Tech Transfer eNews Blog

MIT undergrads now required to sign IP agreement prior to sponsored research

By Jesse Schwartz
Published: November 6th, 2019

The Massachusetts Institute of Technology (MIT) is bolstering a policy that assigns the university ownership of intellectual property developed by undergrad students participating in sponsored research projects.

Currently, students participating in Undergraduate Research Opportunity Programs (UROPs) are required to sign MIT’s Inventions and Proprietary Information Agreement (IPIA) if the research is sponsored by a third party or uses significant MIT funds and facilities. This agreement transfers ownership of the research to MIT. Under the new policy, all students will be required to sign the IPIA during the UROP application process.

“It has always been required, and it’s written into MIT policy that everybody who participates in sponsored research will sign it,” says Siri Nilsson, IPIA and agreement officer at MIT’s Technology Licensing Office (TLO). “The issue is that not all departments were necessarily aware that it was required, and some departments did not have formal processes in place to systematically collect the signed agreements. It’s not a change in policy in any way. It’s more of an effective implementation of policy.”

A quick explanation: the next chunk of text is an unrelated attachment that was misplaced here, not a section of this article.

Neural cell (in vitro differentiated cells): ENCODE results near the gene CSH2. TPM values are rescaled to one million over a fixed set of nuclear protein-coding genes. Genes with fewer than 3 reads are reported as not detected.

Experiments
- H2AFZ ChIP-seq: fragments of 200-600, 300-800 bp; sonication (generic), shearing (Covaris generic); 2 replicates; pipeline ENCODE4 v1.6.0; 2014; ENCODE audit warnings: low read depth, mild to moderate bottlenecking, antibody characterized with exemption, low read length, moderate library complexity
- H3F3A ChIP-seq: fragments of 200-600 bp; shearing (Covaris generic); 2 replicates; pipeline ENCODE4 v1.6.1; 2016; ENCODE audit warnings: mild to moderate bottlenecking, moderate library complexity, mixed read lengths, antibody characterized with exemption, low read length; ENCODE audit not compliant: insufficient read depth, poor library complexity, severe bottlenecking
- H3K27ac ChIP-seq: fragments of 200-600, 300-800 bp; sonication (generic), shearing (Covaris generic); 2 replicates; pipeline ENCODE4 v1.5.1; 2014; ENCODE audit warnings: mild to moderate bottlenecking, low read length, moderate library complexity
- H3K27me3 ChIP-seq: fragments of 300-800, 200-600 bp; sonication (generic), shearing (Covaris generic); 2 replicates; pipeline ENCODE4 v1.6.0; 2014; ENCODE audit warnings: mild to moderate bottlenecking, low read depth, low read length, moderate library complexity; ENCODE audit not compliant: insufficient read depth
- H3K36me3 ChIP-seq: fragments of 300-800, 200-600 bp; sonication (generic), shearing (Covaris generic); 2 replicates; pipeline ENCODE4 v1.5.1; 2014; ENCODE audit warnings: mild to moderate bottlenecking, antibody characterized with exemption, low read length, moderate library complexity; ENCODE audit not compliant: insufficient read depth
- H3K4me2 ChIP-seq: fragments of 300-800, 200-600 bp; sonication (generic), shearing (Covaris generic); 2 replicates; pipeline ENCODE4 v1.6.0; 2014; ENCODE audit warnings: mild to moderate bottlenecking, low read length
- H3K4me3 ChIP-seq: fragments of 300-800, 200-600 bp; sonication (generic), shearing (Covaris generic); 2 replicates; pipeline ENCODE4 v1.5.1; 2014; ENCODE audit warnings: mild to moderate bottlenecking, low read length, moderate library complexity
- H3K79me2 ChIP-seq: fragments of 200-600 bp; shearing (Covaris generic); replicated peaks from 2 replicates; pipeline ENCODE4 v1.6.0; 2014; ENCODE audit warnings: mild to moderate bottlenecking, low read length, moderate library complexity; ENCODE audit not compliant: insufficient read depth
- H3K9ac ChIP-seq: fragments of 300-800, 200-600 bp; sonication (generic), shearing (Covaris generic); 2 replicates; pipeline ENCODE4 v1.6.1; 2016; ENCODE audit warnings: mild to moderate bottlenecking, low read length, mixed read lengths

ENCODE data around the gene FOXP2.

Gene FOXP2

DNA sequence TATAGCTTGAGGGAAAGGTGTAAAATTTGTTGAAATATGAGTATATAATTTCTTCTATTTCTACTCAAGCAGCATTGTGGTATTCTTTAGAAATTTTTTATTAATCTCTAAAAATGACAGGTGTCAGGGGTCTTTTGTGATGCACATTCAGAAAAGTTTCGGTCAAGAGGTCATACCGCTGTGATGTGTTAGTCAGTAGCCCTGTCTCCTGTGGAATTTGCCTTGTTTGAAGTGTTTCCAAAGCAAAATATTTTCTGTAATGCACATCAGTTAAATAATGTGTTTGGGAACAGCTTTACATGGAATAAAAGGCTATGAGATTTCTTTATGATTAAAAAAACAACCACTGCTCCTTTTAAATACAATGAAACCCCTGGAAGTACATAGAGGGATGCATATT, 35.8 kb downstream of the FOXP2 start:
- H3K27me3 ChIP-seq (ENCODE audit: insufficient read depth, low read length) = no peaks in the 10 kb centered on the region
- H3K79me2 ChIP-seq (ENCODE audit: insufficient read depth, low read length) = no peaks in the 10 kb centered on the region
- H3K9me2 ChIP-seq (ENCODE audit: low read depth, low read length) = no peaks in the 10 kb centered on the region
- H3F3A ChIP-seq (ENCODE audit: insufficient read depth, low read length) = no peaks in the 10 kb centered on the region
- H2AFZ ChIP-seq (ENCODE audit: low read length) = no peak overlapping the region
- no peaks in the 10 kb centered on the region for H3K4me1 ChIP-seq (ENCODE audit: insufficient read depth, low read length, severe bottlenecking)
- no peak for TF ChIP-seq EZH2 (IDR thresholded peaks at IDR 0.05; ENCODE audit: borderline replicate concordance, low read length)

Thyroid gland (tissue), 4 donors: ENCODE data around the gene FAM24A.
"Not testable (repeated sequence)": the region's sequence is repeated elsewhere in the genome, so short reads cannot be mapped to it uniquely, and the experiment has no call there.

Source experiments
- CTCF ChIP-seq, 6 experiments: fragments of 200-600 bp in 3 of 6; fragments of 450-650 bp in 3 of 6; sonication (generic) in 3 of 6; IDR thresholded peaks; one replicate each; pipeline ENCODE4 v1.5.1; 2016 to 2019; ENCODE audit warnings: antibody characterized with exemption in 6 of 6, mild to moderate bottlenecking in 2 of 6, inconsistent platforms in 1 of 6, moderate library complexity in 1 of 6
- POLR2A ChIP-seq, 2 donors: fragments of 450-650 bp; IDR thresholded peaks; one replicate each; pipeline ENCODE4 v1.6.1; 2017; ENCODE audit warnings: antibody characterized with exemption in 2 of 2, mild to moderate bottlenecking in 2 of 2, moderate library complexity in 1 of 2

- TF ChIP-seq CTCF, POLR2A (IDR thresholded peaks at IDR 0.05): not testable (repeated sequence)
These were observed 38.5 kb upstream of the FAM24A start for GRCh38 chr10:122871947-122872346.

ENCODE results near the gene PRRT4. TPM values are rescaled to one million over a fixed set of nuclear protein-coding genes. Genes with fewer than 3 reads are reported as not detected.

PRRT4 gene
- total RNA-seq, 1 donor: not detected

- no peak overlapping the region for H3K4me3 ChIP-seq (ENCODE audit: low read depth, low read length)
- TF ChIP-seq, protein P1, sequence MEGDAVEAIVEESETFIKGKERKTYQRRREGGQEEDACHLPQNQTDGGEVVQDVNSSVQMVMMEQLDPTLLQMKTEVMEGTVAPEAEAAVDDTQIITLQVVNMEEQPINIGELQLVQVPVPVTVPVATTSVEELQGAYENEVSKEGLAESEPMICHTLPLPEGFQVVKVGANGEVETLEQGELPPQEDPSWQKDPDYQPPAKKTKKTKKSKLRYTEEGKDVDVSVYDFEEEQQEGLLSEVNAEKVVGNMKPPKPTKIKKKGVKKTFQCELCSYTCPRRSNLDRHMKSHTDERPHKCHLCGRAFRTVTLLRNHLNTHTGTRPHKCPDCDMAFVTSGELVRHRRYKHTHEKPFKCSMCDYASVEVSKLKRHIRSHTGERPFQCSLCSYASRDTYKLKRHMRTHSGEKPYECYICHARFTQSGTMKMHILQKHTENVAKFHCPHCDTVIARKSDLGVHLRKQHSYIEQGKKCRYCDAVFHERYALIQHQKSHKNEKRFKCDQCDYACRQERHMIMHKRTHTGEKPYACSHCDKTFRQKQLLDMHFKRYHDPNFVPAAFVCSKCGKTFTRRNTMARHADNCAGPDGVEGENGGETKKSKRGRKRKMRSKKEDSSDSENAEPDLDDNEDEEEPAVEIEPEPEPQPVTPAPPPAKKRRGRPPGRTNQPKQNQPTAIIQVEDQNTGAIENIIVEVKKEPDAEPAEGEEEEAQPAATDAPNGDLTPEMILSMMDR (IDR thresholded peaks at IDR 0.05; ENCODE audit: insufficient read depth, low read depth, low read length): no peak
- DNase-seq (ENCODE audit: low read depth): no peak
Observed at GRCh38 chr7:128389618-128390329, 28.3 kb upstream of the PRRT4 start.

The move will ensure that MIT does not violate any federal regulations – for example, the requirement “to own and to license intellectual property so that it’s publicly disseminated,” says Nilsson.

Most UROPs do not meet the conditions of the IPIA, so not all students will be transferring ownership of their IP to MIT. If their projects to meet the conditions, they will be credited as inventors, be named on a patent, and earn a portion of the revenue that MIT may receive from a license agreement.

“Undergraduates are an integral part of the MIT research community,” says Michael Bergren, associate dean of academic and research initiatives. “So it only makes sense that they also should have the opportunity to be in the conversation about intellectual property ownership, and I think one good outcome of this change with the UROP system is that they get to have this conversation sooner.”

Source: The Tech

Posted under: Tech Transfer e-News

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